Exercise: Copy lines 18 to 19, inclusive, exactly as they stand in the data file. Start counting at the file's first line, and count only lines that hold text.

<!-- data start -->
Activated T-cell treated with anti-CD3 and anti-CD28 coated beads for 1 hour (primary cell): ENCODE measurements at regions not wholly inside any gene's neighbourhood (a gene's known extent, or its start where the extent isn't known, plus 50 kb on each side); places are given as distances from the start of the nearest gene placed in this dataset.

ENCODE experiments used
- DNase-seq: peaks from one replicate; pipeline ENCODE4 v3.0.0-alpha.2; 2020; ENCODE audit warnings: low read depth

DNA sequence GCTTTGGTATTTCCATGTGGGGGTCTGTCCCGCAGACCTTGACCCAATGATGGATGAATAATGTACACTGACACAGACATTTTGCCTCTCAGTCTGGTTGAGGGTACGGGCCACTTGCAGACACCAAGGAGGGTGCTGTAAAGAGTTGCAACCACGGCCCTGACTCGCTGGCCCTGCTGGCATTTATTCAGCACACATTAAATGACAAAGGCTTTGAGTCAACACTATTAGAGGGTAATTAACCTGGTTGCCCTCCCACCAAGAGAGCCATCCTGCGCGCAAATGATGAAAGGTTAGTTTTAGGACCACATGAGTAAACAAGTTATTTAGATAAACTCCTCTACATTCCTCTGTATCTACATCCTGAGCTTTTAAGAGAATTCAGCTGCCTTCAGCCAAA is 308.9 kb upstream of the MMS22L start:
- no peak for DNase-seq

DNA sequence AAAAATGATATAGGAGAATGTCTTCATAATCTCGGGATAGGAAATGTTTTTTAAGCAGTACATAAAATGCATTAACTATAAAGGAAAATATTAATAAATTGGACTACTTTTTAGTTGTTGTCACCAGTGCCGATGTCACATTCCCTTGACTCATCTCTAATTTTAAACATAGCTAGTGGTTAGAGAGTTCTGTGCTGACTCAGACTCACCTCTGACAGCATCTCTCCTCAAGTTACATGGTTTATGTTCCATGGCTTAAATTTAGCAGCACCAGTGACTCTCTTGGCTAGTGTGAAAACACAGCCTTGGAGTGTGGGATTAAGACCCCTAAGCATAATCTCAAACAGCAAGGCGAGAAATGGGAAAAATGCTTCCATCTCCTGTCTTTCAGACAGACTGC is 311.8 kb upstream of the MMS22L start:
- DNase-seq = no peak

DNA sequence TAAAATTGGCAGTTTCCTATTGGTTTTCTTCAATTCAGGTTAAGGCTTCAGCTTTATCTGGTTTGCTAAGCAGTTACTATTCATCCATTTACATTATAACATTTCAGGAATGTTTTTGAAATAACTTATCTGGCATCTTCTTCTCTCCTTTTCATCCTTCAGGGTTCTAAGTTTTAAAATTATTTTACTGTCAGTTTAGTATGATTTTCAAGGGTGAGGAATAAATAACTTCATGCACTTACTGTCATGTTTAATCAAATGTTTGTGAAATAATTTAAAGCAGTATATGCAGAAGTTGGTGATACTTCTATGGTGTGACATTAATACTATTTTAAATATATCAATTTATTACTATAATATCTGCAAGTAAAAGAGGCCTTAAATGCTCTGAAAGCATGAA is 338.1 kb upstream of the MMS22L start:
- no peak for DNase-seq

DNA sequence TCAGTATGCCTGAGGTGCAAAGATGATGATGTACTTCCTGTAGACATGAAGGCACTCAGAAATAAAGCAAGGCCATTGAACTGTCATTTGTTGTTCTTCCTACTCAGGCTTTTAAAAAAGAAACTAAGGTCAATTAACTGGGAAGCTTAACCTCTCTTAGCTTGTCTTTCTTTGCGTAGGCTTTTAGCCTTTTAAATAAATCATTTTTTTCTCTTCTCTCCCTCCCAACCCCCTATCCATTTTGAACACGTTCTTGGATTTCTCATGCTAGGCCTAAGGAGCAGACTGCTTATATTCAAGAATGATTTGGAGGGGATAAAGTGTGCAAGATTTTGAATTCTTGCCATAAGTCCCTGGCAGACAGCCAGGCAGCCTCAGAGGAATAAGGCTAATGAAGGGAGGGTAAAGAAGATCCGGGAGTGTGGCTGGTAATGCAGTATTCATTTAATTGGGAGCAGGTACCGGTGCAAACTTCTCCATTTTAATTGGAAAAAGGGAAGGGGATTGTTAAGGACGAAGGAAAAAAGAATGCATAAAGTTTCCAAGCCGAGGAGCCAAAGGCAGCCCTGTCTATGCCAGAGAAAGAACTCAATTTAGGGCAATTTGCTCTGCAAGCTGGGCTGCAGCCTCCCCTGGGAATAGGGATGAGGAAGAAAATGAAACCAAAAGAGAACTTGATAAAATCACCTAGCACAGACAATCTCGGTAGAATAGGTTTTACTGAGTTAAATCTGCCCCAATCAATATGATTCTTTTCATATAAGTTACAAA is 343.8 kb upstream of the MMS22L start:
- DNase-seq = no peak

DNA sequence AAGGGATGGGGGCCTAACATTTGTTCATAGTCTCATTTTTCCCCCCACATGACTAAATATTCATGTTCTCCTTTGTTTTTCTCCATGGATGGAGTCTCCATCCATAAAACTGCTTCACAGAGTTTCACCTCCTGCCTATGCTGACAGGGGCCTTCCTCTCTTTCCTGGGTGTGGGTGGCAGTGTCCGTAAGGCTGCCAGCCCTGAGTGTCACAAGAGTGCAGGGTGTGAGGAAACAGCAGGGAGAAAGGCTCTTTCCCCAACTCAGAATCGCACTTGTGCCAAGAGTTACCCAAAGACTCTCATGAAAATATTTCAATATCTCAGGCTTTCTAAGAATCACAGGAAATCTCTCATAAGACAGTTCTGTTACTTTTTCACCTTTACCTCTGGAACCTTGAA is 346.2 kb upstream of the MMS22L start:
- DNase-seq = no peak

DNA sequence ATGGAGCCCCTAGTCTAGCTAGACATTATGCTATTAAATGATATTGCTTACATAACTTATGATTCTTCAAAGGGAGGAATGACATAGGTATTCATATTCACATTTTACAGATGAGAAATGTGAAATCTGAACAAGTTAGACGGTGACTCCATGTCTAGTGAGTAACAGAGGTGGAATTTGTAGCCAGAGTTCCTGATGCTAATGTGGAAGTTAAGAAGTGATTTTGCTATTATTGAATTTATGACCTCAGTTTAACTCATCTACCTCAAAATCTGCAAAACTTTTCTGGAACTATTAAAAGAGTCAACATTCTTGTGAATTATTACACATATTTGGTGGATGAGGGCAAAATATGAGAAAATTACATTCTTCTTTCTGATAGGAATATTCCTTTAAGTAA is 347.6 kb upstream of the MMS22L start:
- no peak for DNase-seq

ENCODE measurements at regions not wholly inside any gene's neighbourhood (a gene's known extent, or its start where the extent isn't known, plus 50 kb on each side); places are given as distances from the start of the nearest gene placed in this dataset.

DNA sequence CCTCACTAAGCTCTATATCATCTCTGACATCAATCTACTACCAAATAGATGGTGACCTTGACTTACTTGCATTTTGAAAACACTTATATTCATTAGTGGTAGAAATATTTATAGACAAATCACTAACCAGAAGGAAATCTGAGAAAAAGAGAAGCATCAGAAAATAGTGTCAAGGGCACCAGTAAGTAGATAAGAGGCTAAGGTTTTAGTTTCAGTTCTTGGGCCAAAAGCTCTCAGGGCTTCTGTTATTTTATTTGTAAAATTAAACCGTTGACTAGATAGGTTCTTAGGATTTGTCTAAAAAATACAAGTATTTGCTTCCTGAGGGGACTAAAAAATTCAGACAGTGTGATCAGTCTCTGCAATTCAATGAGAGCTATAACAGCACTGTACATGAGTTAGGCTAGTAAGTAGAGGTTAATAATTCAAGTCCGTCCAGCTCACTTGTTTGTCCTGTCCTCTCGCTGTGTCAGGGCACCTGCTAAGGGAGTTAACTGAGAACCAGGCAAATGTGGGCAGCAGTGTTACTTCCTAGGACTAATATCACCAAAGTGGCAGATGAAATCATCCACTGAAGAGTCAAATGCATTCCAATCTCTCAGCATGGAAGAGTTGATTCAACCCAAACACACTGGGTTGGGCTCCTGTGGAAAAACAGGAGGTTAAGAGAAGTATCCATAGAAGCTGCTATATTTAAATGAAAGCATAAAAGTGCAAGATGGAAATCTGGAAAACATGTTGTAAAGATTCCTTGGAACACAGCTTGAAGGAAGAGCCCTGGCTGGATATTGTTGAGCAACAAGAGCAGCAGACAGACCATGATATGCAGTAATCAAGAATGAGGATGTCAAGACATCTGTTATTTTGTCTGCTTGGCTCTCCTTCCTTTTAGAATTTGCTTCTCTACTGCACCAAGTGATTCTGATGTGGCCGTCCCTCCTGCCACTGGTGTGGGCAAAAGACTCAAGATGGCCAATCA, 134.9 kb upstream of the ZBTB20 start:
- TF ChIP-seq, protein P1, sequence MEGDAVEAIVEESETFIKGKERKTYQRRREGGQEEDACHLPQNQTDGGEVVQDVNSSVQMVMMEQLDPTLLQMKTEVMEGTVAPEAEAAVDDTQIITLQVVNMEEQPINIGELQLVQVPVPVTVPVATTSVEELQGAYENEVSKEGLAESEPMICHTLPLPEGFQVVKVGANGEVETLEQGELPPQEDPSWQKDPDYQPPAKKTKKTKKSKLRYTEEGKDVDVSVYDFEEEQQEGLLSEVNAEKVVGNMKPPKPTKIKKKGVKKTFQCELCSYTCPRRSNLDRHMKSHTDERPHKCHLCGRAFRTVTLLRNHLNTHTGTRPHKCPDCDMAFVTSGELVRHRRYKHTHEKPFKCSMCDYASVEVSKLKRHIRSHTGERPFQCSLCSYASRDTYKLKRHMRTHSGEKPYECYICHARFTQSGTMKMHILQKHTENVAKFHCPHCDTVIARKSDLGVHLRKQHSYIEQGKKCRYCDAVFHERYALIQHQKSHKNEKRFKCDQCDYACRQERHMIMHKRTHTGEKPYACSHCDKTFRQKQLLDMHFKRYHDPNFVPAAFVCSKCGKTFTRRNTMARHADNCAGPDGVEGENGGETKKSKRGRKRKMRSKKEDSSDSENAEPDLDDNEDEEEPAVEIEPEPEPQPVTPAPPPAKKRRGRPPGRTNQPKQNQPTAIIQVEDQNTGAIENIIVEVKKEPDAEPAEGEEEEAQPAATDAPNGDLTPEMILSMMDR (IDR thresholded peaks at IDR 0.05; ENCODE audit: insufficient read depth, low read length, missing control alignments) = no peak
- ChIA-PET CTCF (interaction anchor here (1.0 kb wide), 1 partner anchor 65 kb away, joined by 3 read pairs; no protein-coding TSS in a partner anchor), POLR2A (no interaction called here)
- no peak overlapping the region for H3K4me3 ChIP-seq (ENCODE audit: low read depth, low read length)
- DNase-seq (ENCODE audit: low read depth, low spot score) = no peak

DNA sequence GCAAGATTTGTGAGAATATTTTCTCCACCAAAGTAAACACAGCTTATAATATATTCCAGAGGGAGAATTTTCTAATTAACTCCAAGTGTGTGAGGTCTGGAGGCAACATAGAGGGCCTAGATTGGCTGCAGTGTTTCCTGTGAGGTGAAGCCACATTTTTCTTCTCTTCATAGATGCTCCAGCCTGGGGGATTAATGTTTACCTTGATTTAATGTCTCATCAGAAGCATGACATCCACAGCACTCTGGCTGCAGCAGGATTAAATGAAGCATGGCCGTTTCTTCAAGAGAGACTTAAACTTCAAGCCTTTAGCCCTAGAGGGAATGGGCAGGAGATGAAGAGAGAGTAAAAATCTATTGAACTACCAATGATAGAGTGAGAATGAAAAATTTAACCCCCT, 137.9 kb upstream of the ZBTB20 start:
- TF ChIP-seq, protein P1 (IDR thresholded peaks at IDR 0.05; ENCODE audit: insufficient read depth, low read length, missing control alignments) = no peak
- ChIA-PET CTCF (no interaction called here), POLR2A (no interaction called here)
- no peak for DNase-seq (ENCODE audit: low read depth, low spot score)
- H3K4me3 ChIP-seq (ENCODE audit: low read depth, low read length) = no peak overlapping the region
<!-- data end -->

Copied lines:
- TF ChIP-seq, protein P1, sequence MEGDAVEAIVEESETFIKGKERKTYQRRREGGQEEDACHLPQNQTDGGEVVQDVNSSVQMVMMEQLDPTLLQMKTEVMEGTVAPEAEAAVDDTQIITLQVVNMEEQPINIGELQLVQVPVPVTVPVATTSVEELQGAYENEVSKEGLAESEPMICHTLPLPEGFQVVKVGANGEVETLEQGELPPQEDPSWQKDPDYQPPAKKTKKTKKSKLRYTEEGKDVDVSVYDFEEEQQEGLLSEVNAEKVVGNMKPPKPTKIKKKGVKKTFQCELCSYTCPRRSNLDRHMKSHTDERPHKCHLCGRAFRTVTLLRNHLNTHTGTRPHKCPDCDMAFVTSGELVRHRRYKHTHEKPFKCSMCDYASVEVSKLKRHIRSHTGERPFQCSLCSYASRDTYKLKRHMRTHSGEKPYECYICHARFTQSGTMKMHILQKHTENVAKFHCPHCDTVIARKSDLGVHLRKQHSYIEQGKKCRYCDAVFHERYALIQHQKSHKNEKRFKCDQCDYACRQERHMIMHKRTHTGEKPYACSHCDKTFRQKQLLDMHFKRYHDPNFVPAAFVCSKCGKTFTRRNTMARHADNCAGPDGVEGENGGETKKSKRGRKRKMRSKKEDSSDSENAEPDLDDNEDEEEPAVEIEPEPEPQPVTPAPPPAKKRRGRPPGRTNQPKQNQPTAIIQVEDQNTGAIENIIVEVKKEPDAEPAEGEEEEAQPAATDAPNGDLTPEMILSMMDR (IDR thresholded peaks at IDR 0.05; ENCODE audit: insufficient read depth, low read length, missing control alignments) = no peak
- ChIA-PET CTCF (interaction anchor here (1.0 kb wide), 1 partner anchor 65 kb away, joined by 3 read pairs; no protein-coding TSS in a partner anchor), POLR2A (no interaction called here)